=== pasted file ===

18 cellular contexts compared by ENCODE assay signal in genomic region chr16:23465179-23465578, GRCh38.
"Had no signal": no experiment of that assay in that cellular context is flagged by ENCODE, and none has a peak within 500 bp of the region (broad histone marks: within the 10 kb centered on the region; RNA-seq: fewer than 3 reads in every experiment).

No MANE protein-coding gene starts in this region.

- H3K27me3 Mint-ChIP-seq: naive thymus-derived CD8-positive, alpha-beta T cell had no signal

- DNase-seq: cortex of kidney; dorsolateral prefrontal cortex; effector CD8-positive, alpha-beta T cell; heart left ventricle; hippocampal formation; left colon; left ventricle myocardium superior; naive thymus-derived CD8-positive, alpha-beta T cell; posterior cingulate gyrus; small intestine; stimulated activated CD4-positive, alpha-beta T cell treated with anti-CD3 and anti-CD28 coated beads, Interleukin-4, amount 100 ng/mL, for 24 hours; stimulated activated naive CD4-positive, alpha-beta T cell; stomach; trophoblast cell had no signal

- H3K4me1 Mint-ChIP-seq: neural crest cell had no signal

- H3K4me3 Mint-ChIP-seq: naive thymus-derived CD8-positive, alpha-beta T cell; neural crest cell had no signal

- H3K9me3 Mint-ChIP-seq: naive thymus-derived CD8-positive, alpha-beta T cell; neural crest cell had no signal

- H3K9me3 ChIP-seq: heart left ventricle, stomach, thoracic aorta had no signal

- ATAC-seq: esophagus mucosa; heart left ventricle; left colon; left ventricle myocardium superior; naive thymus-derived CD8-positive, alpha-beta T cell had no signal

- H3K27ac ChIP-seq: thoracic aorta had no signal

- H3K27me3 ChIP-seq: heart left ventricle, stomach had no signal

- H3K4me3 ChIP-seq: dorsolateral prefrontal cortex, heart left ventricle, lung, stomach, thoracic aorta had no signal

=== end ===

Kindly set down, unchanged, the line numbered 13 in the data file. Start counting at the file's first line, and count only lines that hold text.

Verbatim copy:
- H3K4me3 ChIP-seq: dorsolateral prefrontal cortex, heart left ventricle, lung, stomach, thoracic aorta had no signal